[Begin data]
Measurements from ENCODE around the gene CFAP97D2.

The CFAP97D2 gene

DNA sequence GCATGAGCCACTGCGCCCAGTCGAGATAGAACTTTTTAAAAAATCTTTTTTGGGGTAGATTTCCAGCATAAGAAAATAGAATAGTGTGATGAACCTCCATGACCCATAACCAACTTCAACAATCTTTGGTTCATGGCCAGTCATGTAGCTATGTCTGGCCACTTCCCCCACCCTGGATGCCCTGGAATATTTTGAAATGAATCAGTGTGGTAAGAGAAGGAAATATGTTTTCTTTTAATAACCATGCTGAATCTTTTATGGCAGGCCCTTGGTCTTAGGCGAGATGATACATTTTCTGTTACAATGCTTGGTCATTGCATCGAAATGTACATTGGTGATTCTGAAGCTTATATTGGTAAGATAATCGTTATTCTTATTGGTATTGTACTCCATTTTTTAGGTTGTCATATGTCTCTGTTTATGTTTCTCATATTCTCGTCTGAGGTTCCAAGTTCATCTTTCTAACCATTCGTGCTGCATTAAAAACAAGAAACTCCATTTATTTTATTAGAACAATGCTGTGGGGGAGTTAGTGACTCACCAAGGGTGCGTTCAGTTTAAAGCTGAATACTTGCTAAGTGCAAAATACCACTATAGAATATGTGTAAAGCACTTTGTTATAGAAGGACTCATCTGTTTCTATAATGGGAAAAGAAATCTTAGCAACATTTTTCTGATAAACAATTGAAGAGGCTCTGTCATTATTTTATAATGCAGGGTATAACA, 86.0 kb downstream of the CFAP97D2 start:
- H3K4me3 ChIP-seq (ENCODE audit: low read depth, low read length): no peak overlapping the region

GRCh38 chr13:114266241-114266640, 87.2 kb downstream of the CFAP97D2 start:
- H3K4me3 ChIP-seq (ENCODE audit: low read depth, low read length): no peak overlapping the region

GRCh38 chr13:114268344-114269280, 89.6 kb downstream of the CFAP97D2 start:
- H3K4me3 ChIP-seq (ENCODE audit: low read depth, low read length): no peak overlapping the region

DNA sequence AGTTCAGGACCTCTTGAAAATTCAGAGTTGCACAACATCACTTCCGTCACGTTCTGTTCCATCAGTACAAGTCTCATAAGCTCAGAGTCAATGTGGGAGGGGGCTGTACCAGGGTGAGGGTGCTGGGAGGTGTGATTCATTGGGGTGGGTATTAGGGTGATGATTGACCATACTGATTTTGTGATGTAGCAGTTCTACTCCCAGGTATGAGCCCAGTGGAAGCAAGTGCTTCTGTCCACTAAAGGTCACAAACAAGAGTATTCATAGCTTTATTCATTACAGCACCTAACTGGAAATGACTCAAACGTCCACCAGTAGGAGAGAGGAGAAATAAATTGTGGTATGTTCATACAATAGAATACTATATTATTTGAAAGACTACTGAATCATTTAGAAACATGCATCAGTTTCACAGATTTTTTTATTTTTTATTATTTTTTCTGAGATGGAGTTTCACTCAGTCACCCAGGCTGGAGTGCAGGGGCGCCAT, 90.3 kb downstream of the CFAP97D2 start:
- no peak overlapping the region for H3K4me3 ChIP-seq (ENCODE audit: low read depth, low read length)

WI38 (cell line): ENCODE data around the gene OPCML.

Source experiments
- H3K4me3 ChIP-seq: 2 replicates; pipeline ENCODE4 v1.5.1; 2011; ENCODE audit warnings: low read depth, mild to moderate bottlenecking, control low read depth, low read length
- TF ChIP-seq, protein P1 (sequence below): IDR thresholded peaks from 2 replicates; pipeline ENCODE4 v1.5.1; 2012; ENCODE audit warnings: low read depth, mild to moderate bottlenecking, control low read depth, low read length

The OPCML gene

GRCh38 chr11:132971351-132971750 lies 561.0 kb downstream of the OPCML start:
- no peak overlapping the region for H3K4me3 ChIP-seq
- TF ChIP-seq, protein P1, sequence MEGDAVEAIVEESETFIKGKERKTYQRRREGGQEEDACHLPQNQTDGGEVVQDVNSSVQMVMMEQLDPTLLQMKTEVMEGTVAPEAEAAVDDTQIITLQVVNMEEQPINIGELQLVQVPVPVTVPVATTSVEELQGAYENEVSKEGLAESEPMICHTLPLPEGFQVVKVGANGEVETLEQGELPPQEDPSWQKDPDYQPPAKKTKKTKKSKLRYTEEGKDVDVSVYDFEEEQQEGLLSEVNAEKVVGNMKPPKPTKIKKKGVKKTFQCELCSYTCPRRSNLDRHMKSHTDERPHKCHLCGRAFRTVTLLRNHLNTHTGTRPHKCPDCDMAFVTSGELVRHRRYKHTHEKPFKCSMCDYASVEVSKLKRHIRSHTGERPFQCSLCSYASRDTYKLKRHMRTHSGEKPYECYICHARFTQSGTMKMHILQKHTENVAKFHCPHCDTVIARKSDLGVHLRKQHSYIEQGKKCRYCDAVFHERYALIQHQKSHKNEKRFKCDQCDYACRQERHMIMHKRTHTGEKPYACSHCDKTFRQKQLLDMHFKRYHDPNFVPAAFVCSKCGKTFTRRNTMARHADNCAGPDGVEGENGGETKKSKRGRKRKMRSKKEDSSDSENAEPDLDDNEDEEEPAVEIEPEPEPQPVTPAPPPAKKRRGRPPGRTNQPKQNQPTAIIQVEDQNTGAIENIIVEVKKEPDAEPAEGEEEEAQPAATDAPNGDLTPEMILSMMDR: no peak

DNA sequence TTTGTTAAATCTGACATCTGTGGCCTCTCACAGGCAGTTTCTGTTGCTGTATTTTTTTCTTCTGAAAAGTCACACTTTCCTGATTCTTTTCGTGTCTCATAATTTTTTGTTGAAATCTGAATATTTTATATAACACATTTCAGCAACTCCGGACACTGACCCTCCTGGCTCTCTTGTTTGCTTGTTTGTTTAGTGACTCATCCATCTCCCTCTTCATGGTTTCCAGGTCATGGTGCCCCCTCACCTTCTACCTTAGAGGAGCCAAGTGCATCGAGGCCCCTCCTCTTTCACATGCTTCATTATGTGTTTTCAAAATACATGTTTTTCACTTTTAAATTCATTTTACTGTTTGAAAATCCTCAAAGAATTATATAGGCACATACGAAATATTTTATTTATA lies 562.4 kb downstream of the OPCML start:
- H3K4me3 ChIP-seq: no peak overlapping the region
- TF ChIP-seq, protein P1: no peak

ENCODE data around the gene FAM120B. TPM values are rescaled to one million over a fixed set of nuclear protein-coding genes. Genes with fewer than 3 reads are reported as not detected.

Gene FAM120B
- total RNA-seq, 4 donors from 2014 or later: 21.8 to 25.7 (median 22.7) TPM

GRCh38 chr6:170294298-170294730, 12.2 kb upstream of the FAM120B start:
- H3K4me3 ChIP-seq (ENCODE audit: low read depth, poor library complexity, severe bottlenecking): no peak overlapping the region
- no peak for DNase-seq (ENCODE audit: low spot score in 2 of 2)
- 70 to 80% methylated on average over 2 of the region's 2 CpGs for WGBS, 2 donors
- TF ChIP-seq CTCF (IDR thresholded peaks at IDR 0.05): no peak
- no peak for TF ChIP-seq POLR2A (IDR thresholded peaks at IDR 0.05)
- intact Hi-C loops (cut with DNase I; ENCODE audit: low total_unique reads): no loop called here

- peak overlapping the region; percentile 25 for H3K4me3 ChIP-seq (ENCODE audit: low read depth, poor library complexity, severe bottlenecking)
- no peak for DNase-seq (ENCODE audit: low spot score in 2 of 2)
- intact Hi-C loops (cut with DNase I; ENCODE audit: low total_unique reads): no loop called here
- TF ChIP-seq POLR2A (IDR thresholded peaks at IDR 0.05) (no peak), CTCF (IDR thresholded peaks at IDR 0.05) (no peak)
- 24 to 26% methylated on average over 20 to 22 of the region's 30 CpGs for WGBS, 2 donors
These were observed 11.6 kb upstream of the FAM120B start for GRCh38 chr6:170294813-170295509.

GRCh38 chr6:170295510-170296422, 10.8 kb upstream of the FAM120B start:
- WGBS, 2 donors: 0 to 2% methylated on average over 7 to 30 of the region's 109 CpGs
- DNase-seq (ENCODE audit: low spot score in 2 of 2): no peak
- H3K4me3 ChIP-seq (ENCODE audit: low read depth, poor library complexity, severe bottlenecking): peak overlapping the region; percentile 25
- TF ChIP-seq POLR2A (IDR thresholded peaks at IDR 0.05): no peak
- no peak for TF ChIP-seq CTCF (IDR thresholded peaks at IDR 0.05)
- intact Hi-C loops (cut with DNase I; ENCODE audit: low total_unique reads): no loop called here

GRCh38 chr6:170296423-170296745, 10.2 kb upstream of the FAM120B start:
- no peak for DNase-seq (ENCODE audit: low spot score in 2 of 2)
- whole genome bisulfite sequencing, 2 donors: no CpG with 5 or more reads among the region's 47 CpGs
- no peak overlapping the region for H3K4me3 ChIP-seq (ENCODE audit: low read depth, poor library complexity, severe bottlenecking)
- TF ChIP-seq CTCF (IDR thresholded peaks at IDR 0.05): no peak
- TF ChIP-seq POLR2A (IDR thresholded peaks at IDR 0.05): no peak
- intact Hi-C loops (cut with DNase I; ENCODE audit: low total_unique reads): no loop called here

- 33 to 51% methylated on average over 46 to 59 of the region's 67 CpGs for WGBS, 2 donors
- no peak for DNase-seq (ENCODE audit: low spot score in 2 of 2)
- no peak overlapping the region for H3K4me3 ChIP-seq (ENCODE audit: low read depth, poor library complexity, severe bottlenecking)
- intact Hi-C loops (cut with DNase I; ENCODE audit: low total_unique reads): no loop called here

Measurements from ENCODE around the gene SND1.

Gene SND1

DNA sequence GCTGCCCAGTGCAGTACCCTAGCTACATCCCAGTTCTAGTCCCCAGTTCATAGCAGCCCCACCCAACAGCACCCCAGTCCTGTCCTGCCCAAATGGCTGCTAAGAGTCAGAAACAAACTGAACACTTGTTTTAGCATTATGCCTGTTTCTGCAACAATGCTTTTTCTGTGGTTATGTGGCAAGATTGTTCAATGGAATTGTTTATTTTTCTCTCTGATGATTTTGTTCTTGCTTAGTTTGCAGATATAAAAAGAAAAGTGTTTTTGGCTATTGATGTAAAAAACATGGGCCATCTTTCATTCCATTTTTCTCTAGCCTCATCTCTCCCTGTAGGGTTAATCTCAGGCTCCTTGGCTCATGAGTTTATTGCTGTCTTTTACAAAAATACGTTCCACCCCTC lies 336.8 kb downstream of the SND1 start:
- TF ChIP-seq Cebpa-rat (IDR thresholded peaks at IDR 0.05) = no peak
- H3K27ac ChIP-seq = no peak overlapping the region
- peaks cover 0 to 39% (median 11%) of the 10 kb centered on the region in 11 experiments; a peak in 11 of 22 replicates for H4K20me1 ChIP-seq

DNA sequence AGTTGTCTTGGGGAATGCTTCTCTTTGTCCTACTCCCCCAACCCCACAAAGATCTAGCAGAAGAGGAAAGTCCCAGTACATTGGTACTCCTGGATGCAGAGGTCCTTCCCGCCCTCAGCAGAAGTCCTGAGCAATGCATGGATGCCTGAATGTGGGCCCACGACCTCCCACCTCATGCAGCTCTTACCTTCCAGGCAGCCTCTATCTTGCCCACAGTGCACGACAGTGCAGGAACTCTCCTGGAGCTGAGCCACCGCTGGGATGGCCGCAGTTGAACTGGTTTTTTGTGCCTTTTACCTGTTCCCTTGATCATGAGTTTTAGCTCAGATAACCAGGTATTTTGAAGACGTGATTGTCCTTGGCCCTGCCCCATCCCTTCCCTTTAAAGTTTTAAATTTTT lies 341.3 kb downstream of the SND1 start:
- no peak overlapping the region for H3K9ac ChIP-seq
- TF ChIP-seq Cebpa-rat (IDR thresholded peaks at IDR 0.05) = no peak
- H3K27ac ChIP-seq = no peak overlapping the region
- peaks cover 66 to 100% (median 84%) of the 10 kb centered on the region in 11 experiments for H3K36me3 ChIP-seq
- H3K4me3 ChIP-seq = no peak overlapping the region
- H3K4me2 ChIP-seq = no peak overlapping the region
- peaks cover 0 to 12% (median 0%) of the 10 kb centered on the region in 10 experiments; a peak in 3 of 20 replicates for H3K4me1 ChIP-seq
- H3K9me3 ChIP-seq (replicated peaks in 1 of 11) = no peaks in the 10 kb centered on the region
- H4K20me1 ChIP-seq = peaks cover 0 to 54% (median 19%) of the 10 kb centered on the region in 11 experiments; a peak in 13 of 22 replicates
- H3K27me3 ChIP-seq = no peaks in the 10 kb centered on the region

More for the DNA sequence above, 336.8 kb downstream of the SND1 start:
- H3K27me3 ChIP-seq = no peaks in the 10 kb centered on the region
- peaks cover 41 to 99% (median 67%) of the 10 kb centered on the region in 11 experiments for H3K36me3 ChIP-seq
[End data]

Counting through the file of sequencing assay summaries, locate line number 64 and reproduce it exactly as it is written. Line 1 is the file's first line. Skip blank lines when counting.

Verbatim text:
- TF ChIP-seq Cebpa-rat (IDR thresholded peaks at IDR 0.05) = no peak